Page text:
European Central Bank (ECB) rates should increase to 3.5% by the end of this year, but are expected ...
European Central Bank (ECB) rates should increase to 3.5% by the end of this year, but are expected to start decreasing again in 2007, according to HSBC Global Research.
HSBC said the rises should reduce some of the positive effects of low interest rates and could hit economies such as Spain and Ireland.
The group said these countries had high debt levels and negative real wage growth. For example, figures from the bank showed Spain's household borrowing had increased 28% for the year, while in Ireland this was 25%.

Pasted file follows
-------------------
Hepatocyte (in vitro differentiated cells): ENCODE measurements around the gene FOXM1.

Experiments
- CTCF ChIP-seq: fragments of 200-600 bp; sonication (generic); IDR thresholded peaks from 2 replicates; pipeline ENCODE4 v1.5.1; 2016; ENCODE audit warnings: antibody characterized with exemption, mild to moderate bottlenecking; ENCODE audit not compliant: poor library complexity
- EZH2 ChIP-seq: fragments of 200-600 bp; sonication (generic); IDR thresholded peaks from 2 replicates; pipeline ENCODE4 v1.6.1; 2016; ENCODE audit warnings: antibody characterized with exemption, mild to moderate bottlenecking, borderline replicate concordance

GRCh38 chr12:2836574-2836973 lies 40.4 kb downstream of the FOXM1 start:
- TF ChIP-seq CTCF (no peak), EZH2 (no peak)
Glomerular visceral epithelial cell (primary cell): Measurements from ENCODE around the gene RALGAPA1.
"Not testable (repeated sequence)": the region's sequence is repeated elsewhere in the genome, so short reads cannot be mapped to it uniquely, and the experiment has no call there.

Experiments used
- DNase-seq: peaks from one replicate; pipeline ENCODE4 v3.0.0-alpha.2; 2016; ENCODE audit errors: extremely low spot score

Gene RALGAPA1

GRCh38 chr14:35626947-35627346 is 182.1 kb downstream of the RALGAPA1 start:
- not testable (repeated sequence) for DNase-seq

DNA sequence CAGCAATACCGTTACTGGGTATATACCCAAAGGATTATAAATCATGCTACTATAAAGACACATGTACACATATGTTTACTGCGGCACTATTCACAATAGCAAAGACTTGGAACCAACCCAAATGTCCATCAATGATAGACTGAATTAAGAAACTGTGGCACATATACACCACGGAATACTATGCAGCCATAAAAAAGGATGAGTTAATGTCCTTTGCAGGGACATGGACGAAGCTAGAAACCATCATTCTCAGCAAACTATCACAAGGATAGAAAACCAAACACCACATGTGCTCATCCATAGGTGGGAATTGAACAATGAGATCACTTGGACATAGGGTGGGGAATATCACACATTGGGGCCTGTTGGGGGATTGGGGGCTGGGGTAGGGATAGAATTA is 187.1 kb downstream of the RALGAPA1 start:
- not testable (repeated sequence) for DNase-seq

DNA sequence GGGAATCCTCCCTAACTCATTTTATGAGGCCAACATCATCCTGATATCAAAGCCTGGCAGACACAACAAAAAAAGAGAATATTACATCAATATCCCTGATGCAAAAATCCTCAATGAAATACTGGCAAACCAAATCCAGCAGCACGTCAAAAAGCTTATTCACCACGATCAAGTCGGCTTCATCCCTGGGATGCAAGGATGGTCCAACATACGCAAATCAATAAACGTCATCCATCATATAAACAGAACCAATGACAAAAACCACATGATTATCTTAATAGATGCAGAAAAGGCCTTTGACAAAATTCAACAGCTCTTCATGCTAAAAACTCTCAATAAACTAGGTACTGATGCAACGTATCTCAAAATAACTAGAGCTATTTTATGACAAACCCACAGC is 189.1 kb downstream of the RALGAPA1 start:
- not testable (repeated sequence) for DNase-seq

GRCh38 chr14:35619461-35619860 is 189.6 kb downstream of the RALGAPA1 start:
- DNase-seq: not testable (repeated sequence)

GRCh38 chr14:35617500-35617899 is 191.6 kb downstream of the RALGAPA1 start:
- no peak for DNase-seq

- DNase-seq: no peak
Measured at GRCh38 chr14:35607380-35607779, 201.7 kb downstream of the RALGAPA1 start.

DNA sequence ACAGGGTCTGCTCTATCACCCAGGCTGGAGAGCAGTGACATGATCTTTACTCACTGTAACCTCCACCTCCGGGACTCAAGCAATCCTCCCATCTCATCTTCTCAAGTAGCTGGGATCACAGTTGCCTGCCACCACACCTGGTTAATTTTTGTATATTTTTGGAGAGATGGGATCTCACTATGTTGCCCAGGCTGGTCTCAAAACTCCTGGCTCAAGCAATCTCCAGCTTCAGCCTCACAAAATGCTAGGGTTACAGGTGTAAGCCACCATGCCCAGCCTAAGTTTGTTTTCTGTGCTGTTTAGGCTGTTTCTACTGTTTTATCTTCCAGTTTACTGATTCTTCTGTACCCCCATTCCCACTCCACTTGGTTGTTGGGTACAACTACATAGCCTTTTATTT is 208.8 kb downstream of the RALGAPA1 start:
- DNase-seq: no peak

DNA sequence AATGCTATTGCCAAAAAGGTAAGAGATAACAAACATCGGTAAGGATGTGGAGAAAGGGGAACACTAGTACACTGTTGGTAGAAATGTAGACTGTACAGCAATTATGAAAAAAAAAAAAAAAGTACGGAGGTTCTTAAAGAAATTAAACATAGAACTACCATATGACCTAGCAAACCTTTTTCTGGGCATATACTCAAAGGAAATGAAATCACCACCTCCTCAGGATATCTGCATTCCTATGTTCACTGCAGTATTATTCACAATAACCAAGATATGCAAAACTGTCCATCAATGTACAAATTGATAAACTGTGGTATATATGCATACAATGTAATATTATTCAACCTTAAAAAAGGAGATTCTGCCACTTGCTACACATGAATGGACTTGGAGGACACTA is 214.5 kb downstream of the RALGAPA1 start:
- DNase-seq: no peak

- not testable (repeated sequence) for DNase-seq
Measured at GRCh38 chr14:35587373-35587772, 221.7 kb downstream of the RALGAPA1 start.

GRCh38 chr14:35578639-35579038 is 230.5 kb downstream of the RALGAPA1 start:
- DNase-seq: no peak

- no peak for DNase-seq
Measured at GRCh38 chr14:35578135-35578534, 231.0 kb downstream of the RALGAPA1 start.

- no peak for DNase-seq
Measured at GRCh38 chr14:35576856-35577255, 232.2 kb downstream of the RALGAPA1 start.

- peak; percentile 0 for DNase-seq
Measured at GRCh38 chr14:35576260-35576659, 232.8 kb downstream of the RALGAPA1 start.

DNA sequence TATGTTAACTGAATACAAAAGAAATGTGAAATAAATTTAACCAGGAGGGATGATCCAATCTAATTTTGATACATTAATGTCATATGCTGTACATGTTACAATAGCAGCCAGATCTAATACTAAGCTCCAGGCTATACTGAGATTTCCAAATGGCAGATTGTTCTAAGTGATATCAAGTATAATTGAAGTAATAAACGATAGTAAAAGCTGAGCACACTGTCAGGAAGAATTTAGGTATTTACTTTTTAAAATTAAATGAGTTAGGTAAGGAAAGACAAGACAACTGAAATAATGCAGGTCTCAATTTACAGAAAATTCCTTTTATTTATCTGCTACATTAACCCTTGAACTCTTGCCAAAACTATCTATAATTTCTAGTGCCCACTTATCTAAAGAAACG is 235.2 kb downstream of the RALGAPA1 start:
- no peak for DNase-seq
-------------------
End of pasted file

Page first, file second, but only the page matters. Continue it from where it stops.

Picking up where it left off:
Furthermore, the statistics showed consumer spending in Spain, which represents 12% of the eurozone, accounted for 30% of consumer spending growth across the region.
As a result of the reduced spending power, HSBC predicted the eurozone economy to slow from 2.5% in 2006 to just 1.5% in 2007. The group said this would lead to the ECB reducing rates.
However, the bank believed German consumers would be the least likely to be impacted by rate rises because they were not as overstretched. Figures from HSBC showed German household borrowing was only 0.8% for the year.
Moreover, HSBC explained Germans were unable to spend and borrow as much because real wage growth was in negative territory at -0.9% for the year, with household disposable income averaging just 0.2% since 2002. key points
ECB rate rises to continue
Spain and Ireland could be hard hit
ECB may reduce rates in 2007 as growth slows strategy
Fidelity Multi Asset CIO's outlook
Willis Owen report
From 1 March
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